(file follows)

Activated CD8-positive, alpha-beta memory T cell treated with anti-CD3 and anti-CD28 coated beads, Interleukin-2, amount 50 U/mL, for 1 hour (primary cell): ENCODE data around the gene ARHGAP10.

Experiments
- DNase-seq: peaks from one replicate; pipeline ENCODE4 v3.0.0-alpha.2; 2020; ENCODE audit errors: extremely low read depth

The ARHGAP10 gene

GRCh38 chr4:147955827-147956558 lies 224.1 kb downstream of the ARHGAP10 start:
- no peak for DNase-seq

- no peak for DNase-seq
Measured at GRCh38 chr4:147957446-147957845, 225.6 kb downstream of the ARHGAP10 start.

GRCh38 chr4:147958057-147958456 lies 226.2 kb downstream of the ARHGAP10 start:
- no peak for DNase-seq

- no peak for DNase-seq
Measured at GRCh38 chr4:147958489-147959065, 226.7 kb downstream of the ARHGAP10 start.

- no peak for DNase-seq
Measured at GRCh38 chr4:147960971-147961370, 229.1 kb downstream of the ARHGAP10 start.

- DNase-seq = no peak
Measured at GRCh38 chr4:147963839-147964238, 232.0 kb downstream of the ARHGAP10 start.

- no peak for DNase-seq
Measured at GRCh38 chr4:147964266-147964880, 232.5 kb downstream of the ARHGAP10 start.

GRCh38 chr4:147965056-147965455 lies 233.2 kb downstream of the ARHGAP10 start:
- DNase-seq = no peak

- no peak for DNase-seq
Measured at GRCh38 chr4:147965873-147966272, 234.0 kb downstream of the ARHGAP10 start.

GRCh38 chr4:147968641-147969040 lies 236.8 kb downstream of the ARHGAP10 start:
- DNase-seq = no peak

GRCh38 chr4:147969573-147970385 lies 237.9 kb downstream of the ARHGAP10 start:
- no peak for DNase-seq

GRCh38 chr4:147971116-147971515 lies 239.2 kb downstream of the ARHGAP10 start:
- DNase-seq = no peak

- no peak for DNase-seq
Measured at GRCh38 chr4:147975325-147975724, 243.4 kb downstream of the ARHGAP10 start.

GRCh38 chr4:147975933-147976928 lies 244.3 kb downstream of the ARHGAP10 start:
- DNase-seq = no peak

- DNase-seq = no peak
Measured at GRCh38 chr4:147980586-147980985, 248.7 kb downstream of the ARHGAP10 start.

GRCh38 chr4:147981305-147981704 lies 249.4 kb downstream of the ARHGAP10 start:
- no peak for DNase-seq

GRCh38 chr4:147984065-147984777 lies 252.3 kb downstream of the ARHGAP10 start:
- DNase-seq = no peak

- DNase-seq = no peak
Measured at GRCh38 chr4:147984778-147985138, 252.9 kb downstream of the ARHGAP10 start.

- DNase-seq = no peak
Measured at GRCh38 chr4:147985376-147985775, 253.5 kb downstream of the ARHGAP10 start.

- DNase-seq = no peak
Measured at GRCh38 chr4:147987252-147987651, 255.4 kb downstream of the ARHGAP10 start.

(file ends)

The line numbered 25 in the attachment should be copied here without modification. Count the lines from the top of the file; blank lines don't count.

GRCh38 chr4:147969573-147970385 lies 237.9 kb downstream of the ARHGAP10 start: